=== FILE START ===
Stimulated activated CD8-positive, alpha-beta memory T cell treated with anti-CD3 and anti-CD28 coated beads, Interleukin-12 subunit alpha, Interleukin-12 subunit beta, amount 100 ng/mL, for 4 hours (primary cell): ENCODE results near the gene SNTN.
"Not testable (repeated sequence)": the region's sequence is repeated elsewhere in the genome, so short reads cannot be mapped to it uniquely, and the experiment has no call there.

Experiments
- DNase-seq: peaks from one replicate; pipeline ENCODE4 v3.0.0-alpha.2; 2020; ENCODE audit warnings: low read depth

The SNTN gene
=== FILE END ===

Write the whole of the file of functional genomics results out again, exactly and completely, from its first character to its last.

Stimulated activated CD8-positive, alpha-beta memory T cell treated with anti-CD3 and anti-CD28 coated beads, Interleukin-12 subunit alpha, Interleukin-12 subunit beta, amount 100 ng/mL, for 4 hours (primary cell): ENCODE results near the gene SNTN.
"Not testable (repeated sequence)": the region's sequence is repeated elsewhere in the genome, so short reads cannot be mapped to it uniquely, and the experiment has no call there.

Experiments
- DNase-seq: peaks from one replicate; pipeline ENCODE4 v3.0.0-alpha.2; 2020; ENCODE audit warnings: low read depth

The SNTN gene